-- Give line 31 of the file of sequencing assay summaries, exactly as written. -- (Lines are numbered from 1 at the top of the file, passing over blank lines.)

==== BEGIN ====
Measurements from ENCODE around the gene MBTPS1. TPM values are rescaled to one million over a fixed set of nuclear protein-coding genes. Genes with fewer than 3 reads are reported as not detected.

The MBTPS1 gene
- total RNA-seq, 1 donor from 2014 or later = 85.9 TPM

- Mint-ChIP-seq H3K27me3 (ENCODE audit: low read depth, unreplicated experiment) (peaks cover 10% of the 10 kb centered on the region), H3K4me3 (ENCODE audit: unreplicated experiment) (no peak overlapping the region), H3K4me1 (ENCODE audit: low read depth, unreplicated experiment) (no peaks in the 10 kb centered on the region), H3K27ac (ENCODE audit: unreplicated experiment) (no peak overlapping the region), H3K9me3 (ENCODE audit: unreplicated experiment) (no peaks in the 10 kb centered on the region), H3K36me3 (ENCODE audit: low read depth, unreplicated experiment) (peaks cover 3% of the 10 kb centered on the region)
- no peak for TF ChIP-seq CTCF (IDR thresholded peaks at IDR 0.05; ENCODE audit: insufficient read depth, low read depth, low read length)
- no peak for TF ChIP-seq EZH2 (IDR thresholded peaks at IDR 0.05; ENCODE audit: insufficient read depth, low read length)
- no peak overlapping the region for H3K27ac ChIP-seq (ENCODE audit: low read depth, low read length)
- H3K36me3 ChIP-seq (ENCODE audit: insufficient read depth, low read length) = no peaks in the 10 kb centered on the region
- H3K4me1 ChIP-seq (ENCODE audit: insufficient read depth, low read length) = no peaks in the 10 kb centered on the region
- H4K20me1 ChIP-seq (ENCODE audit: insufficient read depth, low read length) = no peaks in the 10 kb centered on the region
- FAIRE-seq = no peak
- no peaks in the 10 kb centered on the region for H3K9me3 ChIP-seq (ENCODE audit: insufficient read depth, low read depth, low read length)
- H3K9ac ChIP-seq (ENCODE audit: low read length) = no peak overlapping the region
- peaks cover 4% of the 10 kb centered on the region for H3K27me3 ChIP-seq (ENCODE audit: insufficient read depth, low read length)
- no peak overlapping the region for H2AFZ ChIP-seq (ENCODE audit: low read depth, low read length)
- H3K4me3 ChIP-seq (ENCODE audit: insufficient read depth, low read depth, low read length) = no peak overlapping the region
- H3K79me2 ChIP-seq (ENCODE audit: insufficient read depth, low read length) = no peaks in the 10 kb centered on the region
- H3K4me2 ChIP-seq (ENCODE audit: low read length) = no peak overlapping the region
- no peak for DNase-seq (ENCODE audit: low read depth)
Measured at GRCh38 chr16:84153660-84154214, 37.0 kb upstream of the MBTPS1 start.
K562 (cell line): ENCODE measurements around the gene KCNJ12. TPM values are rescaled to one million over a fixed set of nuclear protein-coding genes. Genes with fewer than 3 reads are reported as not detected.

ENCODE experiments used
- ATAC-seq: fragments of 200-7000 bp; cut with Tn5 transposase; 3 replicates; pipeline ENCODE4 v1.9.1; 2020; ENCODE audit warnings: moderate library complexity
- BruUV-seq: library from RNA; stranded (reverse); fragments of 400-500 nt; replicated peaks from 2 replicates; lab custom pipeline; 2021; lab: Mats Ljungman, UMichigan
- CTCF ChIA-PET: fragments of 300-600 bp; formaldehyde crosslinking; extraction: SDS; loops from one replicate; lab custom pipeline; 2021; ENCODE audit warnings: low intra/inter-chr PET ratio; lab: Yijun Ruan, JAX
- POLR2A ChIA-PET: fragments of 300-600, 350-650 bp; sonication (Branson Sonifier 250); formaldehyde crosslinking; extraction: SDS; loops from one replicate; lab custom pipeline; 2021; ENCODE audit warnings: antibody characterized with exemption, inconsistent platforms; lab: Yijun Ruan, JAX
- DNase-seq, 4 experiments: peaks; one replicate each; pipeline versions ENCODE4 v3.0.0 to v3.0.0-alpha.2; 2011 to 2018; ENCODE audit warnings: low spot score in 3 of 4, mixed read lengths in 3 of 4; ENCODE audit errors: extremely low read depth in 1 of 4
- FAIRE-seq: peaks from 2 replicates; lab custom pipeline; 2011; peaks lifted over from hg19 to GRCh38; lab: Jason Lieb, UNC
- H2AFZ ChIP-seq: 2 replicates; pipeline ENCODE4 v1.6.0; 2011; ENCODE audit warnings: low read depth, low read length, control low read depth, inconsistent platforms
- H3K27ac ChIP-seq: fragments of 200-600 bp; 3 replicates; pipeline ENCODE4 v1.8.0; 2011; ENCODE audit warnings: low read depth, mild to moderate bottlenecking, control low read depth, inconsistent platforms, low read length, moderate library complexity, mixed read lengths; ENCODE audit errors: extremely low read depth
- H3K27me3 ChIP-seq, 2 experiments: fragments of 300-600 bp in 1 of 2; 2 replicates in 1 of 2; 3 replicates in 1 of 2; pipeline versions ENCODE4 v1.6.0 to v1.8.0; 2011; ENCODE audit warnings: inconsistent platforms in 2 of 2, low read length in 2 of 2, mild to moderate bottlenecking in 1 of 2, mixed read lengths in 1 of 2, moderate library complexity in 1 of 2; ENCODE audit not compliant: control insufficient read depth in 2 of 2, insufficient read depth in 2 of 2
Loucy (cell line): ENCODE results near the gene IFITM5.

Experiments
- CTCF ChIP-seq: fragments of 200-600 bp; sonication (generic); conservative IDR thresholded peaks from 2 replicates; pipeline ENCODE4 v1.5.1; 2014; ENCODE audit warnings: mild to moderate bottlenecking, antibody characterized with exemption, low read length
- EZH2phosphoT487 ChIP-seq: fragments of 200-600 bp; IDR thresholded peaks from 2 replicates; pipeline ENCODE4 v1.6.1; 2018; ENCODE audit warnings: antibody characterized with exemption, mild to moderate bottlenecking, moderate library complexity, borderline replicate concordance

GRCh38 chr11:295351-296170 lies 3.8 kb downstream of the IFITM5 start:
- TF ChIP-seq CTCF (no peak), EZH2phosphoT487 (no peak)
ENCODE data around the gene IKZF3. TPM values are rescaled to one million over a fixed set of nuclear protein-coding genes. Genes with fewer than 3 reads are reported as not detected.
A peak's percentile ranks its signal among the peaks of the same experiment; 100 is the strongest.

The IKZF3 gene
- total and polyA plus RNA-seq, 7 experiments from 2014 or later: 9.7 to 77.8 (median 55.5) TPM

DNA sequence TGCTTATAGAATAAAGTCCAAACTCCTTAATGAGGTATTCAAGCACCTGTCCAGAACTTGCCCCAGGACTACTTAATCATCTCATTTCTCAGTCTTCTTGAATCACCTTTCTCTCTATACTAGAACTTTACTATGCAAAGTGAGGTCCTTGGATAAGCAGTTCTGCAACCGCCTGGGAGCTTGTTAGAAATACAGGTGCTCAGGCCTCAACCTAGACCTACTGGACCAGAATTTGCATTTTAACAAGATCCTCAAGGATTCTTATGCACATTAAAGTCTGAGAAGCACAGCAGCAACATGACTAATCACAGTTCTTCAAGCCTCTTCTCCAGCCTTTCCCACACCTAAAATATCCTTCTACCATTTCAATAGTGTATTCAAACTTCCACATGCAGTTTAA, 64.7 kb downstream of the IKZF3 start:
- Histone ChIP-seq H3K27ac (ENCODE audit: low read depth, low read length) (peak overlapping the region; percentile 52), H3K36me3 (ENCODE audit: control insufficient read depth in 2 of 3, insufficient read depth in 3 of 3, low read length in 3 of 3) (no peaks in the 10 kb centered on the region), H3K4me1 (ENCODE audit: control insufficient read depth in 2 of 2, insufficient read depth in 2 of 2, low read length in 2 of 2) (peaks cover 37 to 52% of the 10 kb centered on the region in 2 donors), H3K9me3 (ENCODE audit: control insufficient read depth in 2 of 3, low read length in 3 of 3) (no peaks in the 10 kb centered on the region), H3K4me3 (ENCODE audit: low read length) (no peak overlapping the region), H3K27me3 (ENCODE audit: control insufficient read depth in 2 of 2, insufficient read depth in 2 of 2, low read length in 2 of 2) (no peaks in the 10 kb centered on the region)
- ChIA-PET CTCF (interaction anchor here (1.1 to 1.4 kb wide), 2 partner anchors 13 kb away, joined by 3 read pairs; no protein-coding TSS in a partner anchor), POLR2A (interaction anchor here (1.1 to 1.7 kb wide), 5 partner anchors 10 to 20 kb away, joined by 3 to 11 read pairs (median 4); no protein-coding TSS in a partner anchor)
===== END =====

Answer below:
- H3K27me3 ChIP-seq, 2 experiments: fragments of 300-600 bp in 1 of 2; 2 replicates in 1 of 2; 3 replicates in 1 of 2; pipeline versions ENCODE4 v1.6.0 to v1.8.0; 2011; ENCODE audit warnings: inconsistent platforms in 2 of 2, low read length in 2 of 2, mild to moderate bottlenecking in 1 of 2, mixed read lengths in 1 of 2, moderate library complexity in 1 of 2; ENCODE audit not compliant: control insufficient read depth in 2 of 2, insufficient read depth in 2 of 2